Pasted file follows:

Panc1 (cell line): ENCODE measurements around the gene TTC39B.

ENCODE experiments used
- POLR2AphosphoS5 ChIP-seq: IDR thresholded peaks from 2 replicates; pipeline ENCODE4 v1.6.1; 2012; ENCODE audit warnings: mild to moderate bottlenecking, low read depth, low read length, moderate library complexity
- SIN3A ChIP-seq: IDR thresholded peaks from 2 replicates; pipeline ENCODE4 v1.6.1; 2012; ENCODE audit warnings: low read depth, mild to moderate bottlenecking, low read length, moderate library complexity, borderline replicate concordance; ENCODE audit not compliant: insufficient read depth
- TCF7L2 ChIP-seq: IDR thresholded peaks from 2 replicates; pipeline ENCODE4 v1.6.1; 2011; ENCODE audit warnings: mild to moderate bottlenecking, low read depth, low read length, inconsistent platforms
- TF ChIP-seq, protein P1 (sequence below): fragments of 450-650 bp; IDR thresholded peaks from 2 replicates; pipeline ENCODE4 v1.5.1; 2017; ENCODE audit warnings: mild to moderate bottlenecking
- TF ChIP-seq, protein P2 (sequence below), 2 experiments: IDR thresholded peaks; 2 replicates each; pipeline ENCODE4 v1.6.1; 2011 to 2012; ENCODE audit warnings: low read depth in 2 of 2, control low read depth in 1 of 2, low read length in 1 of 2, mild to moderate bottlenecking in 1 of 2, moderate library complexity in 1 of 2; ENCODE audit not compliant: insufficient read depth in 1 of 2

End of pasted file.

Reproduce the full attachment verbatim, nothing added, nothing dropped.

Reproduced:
Panc1 (cell line): ENCODE measurements around the gene TTC39B.

ENCODE experiments used
- POLR2AphosphoS5 ChIP-seq: IDR thresholded peaks from 2 replicates; pipeline ENCODE4 v1.6.1; 2012; ENCODE audit warnings: mild to moderate bottlenecking, low read depth, low read length, moderate library complexity
- SIN3A ChIP-seq: IDR thresholded peaks from 2 replicates; pipeline ENCODE4 v1.6.1; 2012; ENCODE audit warnings: low read depth, mild to moderate bottlenecking, low read length, moderate library complexity, borderline replicate concordance; ENCODE audit not compliant: insufficient read depth
- TCF7L2 ChIP-seq: IDR thresholded peaks from 2 replicates; pipeline ENCODE4 v1.6.1; 2011; ENCODE audit warnings: mild to moderate bottlenecking, low read depth, low read length, inconsistent platforms
- TF ChIP-seq, protein P1 (sequence below): fragments of 450-650 bp; IDR thresholded peaks from 2 replicates; pipeline ENCODE4 v1.5.1; 2017; ENCODE audit warnings: mild to moderate bottlenecking
- TF ChIP-seq, protein P2 (sequence below), 2 experiments: IDR thresholded peaks; 2 replicates each; pipeline ENCODE4 v1.6.1; 2011 to 2012; ENCODE audit warnings: low read depth in 2 of 2, control low read depth in 1 of 2, low read length in 1 of 2, mild to moderate bottlenecking in 1 of 2, moderate library complexity in 1 of 2; ENCODE audit not compliant: insufficient read depth in 1 of 2